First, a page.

Wednesday, October 31, 2012

Mum knows best: Tong Guai, her secret recipe.

Here's my parents Mr and Mrs John Chan Hiu Fei. My niece Jane says, "My stylo Milo "Grandma. Thanks to the little lump of Tong Kuai aka Guai aka Dang Gui aka  Angelica acutiloba. Mum used to be the Vice President of the Women's Institute of the 6th division chapter. She held cooking demos and was a cooking judge, so she knew what she was talking about.

Tong Gui  Angelica acutiloba
Gee Zai , Goji aka Wolfberry (above), garlic (below)

Chinese red dates (dried)


and a young virgin chicken. LOL
When I arrived back to New Zealand, in 2006, my daughter treated me as a mum-daughter thing to watch a musical,"Menopause". I laughed as I was pre-menopausal and was dreading the big day.

One of the things they were singing about was TONG GUAI, and she didn't understand what it was. I explained to her. The audience were mainly women with a few brave men.

TONG GUAI is known as a women's herb. It is used as a helpful regulator of one's menses and also keeps a women young looking and also, eases a women in her transition to menopause.

This is no laughing matter, though my girls friends and I laugh about it. My mum told me, from the age of forty, I should brew this concoction with chicken every month after my menses .

What's the verdict? I breezed through my menopause without any debilitating hot flushes, weight gain, mood swings or any of the nasties associated with it. It arrived and it went even before I realised it. I wonder if the TONG GUAI was responsible for that.

And as the proof is in the eating. I went to a students' reunion, some thought I was one of the students, and another even made the remark that the teacher was younger than the students. LOL.

***These are the raw ingredients, the TONG GUAI is chalky colour, and the Chinese Medical hall proprietor will roast it, and shave it to thin slivers.

It is also called Angelica acutiloba dang-gui in Chinese/Mandarin. A highly regarded herb used for female hormonal balance, blood purification, migraines & much more.

In New Zealand, they sell it in clumps. I try to grate it into powder as it is very hard to shave it. You can buy them in a fluid form or tablet in a health food store.

The bigger red things are dried red dates, the little ones are Gow TZE, they are very good for you. The other two is ginger and garlic. Some times I also add some shitaki mushroom. In the old days, the best chicken is a virgin rooster or a hen before it lays eggs.  We joked about this. How do you know? ***

Alphabe-Thursday: Xanthorrhoea

Xanthorrhoea is a genus of flowering plants native to Australia and a member of familyXanthorrhoeaceae Xanthorrhoea is commonly known as yakka, also spelled yacca and yacka, a name probably from a South Australian Aboriginal language.  It is another word for grass tree. 

I am pretty sure this is a Xanthorrhoea plant. Correct me if this is not. New Zealand is very near to Australia and we have a lot of common plant.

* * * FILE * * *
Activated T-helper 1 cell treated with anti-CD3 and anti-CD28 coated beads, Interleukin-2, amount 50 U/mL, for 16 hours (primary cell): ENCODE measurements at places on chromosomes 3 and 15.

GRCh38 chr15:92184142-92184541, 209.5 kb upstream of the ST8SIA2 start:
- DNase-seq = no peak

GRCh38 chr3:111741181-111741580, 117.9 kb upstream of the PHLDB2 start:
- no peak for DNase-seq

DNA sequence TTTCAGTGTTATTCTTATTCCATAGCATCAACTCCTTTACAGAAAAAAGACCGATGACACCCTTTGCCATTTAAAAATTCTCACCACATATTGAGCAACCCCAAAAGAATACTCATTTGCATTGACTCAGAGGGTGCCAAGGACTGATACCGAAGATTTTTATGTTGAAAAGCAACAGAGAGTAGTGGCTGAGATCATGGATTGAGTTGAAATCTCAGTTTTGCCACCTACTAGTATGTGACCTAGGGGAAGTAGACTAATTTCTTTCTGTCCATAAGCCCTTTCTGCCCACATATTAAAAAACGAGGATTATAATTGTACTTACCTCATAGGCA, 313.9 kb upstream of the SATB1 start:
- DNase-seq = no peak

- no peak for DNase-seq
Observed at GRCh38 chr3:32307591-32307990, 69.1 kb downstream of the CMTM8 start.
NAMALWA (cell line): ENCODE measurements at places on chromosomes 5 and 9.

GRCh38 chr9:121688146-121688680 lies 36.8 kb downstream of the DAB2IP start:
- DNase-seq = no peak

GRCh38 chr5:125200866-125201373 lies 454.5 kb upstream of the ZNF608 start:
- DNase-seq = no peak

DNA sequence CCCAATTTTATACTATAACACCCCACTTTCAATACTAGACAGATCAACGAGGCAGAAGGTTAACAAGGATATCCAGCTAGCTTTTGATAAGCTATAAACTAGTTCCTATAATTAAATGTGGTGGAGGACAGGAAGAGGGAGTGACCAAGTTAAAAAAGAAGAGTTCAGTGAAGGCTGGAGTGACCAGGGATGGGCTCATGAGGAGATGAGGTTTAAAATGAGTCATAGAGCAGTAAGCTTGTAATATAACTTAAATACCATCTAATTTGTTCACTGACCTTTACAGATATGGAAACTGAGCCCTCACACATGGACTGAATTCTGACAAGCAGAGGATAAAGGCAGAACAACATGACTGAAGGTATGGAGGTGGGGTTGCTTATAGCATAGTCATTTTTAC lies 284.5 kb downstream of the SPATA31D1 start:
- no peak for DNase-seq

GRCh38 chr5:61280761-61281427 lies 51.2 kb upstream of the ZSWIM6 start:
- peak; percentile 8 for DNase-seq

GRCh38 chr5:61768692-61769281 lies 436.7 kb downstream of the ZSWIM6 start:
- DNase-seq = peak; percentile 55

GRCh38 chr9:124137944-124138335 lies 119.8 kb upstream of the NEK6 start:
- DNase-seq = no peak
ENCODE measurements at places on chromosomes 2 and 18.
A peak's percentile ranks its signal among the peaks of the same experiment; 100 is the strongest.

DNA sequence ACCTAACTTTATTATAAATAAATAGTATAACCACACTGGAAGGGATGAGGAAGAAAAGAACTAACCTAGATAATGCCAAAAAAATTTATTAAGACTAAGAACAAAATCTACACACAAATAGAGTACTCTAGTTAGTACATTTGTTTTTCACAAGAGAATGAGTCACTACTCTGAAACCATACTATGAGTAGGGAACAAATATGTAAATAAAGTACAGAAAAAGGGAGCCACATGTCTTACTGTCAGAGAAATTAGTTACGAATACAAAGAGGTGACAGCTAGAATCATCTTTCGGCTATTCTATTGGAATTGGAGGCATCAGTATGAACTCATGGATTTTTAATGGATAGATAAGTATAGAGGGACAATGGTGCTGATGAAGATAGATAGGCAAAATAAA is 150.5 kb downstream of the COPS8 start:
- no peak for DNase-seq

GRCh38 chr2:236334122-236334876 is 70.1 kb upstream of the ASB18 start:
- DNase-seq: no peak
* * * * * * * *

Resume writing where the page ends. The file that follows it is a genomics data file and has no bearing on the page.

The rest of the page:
Tuesday, October 30, 2012

Happy Birthday, Emily

 Emily with her husband Morgan Hamilton.
Emily and her mum Karen Chan.

Download Emily Chan - Mum's The Best
It was my niece Emily's birthday yesterday. I told her to follow a tradition that some Chinese practise. The day you are born is the day of your mum's greatest suffering. If you don't understand, go ask your mum, or any aunt who had given birth. I reminded Emily to give her mum a present. I told her, perhaps the song she sang for her dad, my brother Charles.

This Chinese Song titled: Mom's the best person in the whole wide world is half a century old. It was recorded by a famous child actress Sio Fung Fung and later by Teresa Teng.

This recording is modernised and recorded by Emily and her then fiance, now husband, Morgan, a gift to her dad for Father's day. Both Emily and Morgan are Australians and they don't speak a word of Chinese. But when you listen to their singing, you wouldn't have guessed.

Most Chinese mothers sing to and teach their children this song. If one billion Chinese sing this song at some stage of their lives. I wonder how many times this song had been sung.

Shi shang zhi you ma ma hao
you ma de hai zi xiang ge bao.
tou jin ma ma de huai bao
xin fu xiang bu liao


Mommy's the only dearest in the world
Those with mums are like treasures
Run to mum's bosom
you will be so happy

Saturday, October 27, 2012

Volunteer life surf guards.

A beautiful rose that is colour co-ordinated with their uniform. I just took the photo half an hour ago.

 Grace from St Mary's school and Sophie from Western Spring's college.

 It's hard work asking people to buy their calender. I didn't see anyone buying.
 When you are at the beach, and see these equipment, that men and women like Grace and Sophie who have been busy trying to raise funds.

 Here is the rose bush, dedicated to all the life surf savers. Ka Pai and Pako Paki.

This weekend flower is an orangy yellow rose. I am dedicating this to the wonderful people who are volunteers of the Piha Surf Life Saving Club. Especially to Sophie and Grace who instead of enjoying the sun, sand and surf, they were at Pt Chevalier Mall trying very hard to get people to buy their calender. I asked them if I could do a blog of them as I appreciate their hard work. They are the heros that we so often that for granted.
Piha is a very dangerous beach and it is made worse when people don't swim in between the flags and do stupid things. I am watching Piha Rescue on TV and often my heart is in my mouth. I work with a friend who gives up her weekend at the beach. She tells me sometimes there are silly people who go during the off season when there is nobody and jump into the beach fully clothes.